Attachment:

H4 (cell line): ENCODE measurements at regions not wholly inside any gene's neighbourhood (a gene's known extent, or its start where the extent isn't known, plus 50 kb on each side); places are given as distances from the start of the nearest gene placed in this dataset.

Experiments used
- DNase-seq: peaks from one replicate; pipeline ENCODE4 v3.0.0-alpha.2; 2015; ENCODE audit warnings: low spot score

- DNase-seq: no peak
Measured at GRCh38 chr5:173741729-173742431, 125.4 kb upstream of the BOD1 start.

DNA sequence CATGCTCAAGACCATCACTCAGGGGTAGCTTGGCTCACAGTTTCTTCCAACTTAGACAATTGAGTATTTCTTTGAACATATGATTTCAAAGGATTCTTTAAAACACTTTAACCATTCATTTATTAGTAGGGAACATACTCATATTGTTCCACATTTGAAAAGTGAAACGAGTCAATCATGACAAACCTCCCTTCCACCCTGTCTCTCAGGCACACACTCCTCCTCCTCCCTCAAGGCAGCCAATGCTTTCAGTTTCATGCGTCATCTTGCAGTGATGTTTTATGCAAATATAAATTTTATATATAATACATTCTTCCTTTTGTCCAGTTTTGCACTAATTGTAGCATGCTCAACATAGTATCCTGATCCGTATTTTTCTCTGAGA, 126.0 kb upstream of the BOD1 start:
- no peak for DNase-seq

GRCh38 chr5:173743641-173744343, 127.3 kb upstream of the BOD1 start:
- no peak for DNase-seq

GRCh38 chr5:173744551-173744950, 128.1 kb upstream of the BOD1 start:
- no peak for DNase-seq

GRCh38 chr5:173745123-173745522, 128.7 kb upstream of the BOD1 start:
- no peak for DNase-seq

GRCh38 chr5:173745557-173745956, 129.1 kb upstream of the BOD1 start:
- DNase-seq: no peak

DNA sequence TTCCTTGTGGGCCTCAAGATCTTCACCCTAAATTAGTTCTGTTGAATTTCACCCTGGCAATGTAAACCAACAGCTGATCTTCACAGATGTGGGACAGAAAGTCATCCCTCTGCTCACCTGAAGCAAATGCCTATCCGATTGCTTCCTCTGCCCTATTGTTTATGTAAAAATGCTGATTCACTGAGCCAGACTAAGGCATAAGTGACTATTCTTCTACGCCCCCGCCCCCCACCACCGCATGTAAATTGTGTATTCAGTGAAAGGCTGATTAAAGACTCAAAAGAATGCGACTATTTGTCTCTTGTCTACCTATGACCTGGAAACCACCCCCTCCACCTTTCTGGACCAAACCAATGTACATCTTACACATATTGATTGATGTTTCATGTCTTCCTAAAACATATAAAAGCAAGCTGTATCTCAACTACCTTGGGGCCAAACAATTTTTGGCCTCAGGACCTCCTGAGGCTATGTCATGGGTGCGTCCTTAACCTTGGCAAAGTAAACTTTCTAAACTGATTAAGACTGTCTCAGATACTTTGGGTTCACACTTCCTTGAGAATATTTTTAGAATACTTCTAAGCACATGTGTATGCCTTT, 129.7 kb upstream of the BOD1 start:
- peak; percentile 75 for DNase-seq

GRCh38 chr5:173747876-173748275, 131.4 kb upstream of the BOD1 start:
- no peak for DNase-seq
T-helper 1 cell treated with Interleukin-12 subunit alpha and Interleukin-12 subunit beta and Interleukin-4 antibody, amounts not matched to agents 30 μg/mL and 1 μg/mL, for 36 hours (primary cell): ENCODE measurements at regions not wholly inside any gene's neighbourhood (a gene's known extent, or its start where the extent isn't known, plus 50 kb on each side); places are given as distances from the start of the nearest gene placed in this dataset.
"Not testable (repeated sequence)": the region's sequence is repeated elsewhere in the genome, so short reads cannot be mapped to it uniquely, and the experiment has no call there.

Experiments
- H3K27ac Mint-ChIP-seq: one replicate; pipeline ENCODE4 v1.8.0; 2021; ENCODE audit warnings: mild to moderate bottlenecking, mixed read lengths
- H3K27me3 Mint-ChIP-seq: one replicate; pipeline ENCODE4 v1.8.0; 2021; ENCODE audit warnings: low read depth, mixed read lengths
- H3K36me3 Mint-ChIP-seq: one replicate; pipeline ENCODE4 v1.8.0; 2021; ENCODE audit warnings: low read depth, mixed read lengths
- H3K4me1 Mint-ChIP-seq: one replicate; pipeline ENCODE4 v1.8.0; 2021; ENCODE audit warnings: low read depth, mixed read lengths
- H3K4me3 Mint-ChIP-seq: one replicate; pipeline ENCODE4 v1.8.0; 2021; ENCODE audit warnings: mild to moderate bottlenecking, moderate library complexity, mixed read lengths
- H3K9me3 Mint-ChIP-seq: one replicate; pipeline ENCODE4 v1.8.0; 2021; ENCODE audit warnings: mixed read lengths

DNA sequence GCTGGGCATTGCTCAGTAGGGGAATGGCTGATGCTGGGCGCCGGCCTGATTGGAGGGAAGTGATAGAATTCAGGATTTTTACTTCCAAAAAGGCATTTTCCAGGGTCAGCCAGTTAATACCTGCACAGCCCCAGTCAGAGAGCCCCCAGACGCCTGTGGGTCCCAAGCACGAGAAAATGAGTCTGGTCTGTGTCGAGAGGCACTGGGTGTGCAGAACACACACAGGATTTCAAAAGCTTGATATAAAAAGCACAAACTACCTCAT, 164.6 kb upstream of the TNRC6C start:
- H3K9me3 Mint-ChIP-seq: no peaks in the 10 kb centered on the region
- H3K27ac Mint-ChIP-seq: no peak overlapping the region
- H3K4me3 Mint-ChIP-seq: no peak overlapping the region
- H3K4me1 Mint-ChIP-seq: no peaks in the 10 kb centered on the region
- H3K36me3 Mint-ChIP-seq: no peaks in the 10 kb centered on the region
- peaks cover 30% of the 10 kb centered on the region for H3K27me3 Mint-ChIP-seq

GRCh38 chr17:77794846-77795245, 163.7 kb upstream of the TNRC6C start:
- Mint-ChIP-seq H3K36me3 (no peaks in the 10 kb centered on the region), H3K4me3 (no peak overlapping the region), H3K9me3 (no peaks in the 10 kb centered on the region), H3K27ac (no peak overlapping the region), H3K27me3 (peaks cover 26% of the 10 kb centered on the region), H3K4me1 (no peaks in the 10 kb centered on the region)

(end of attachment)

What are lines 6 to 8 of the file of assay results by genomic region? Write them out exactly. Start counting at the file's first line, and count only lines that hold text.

DNA sequence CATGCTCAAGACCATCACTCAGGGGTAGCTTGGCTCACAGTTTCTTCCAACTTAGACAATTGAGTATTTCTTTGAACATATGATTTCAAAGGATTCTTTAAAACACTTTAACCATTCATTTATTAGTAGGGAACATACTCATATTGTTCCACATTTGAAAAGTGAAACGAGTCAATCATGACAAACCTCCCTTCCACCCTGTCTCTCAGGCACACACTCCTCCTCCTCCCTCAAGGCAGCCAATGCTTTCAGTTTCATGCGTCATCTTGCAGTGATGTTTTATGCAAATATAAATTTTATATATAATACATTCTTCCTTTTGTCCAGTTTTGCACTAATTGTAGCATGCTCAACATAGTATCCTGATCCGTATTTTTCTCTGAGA, 126.0 kb upstream of the BOD1 start:
- no peak for DNase-seq

GRCh38 chr5:173743641-173744343, 127.3 kb upstream of the BOD1 start: